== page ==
Seeing the Children: A Journey of Hope

Mary Moo, WACAP’s vice president of adoptions, recently returned from a special trip to China;  with photos and memories of the kids she met, she shares about her visit, and a little of the story that needs telling …

This past month, I traveled to China as part of an effort known as the Journey of Hope, along with staff from two other agencies invited by China’s central adoption authority.

Seeing the children who need families and talking with adoption officials, orphanage directors and caregivers — our partners — I was privileged to be among others who believe, as WACAP does, that each child in need of a family deserves to not wait a childhood to find that family. That there is no child who does not deserve a parent’s love.

group of boys walking down a corridor at an orphanage

Children at an orphanage

In China, my week passed quickly as we traveled to four different cities and saw more than 200 children from 10 different orphanages. Still, with each new place, we saw the same face. The child who has been passed by. Toddlers, school-age children, or near-teens who desperately need somebody committed to telling their story.

With the goal of bringing the hope of a family to these children, this Journey of Hope partnership reaches these kids who — without someone to advocate for their potential — continue to go unseen.

For each one of them, the stakes couldn’t be higher.

That’s especially true for one gregarious young man I met, fast approaching age 14. He’ll be too old for adoption at that age, according to his country requirements. He’s smart, and spirited, and seeing that he’s grown up without the support of a family breaks my heart. I watch him and see in him my boys, my two boys at home, carefree, adventurous and playful. “Why has he waited so long?” I wonder.  I learn that particularly in his earlier years, he had a history of incontinence; it is a mild diagnosis in his paper file,  but one that has prevented him from being seen … for thirteen years.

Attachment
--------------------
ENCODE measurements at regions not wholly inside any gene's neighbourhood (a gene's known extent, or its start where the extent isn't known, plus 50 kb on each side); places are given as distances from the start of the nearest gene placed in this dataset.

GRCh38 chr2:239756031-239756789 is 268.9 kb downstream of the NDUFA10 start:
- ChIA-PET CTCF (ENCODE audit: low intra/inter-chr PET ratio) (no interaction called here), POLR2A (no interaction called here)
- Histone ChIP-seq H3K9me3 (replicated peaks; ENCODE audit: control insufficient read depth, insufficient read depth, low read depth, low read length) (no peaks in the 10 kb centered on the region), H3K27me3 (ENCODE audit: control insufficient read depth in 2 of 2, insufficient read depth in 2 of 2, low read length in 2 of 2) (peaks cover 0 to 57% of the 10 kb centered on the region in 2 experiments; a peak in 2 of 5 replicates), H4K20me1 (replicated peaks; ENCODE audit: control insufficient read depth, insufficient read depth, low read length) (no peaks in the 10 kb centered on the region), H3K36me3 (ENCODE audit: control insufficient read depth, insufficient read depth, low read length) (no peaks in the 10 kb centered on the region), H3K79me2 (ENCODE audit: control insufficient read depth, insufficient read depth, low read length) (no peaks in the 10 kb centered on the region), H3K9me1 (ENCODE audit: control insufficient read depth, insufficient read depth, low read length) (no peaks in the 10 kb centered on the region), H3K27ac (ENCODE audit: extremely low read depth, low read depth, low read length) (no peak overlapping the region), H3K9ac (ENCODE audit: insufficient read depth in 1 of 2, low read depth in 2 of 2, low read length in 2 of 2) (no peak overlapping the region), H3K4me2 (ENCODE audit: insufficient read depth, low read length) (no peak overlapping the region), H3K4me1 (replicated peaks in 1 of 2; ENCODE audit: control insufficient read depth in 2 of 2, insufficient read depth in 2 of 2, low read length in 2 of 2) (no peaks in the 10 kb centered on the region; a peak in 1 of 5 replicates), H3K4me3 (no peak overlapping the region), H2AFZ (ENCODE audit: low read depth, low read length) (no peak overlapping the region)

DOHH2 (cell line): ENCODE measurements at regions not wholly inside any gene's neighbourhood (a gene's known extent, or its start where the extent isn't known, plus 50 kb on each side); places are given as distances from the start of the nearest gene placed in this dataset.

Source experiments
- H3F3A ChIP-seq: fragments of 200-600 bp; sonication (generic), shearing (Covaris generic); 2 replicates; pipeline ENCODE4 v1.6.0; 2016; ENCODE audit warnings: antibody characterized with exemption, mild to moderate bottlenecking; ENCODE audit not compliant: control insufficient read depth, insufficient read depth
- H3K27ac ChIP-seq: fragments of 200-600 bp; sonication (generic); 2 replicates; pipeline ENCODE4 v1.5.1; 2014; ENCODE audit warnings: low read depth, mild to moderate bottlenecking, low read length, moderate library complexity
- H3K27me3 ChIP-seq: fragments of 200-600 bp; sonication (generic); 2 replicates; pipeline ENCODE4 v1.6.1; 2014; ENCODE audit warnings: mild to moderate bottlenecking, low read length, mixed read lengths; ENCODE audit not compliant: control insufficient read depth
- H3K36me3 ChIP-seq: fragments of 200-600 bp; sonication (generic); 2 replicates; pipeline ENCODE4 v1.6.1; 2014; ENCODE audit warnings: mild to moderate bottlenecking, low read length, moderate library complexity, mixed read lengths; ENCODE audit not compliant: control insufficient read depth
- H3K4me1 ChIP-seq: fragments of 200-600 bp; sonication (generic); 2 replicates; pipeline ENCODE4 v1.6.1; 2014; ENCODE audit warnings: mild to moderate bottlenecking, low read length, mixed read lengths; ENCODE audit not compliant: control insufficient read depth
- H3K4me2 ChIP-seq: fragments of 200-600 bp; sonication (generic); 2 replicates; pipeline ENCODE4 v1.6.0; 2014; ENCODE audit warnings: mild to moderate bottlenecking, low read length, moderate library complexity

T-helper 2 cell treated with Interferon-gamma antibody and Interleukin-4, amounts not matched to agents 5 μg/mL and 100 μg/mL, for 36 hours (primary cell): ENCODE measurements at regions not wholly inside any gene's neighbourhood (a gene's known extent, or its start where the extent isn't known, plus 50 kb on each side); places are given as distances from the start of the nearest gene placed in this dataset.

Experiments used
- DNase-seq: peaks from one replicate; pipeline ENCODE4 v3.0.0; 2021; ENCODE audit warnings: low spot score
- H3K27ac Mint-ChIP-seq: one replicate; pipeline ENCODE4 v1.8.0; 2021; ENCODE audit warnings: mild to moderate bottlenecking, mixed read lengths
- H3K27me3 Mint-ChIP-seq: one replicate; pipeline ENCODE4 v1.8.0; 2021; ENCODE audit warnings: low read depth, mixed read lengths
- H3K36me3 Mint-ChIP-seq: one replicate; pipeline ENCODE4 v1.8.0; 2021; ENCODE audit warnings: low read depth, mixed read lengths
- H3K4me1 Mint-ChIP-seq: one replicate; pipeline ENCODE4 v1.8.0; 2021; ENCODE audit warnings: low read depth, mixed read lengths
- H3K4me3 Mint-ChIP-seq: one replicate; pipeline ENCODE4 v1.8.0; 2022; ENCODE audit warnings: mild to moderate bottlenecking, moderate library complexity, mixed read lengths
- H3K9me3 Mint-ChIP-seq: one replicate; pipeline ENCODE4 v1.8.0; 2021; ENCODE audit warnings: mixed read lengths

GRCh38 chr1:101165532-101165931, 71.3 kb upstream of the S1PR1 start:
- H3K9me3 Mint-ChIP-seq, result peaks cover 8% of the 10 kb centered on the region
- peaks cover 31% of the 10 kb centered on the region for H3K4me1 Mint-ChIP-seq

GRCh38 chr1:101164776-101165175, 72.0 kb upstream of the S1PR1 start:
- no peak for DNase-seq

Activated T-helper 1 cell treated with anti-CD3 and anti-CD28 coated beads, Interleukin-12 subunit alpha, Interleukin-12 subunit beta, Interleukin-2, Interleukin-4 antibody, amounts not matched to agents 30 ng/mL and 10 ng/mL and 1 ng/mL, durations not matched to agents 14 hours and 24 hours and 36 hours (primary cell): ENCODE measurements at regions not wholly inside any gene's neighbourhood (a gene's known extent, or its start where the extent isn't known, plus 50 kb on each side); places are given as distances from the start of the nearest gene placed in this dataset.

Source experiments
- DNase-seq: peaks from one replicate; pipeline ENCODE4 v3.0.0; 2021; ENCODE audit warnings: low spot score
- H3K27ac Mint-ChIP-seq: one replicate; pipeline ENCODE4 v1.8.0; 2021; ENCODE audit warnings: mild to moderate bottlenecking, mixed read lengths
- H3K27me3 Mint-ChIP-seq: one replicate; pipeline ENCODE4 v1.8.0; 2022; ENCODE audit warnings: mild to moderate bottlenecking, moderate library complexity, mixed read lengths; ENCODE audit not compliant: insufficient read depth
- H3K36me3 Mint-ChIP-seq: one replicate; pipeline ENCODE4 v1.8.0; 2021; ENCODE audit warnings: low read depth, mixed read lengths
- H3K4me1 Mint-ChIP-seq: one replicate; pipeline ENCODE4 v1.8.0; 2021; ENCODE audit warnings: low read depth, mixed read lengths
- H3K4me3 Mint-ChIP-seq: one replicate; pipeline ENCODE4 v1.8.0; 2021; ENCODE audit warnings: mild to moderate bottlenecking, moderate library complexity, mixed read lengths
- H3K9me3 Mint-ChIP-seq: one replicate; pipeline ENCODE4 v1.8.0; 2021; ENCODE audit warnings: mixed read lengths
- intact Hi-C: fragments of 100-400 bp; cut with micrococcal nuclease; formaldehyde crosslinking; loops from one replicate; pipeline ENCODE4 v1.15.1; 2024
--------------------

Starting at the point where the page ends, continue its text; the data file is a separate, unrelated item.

So sad to count the years of his childhood that have passed without a family’s love.

He is not the only child who has been passed by. I talked with several healthy older kids, a number of them boys. They’ve seen many kids younger than themselves leave the orphanage with families. For these older children, the more time spent in an orphanage, the less visible they’ve become.

Some of the children are younger; they have a medical need that’s more complex, and they need a family’s love to help them thrive.

Some have had corrective surgeries, they’re doing well, laughing with friends and exceling in school; but they have a condition such as post-operative cleft lip/palate or another medical diagnosis from childhood notated in their file … which keeps their full stories from being read.

Learning and sharing each boy or girl’s story can mean the difference of a family for a child. That’s why WACAP connects with each child one-on-one, gathering a more complete picture through photos and videos, and never wavering in our commitment to find the right family for each child.

There is only one outcome that is acceptable from a journey like this one, a journey of hope — it is the one we work toward every day. It is a family for every child.

And no more waiting.

In the weeks and months ahead, we will be posting information about these children on our Waiting Child website.

If you or if someone you know has any questions about adopting, or would like to learn more about any of the children from our Journey of Hope trip, contact our Family Finders team. By donating to WACAP’s Promise Fund, you can also help as we find the right families for these children and reduce financial barriers for families who otherwise couldn’t adopt these incredible kids.


WACAP (World Association for Children and Parents) is one of the largest and most experienced international nonprofit adoption and child assistance agencies in the United States. Since 1976, we’ve placed over 10,000 children with loving adoptive parents and provided food, medical care and education to more than 200,000 children around the world.
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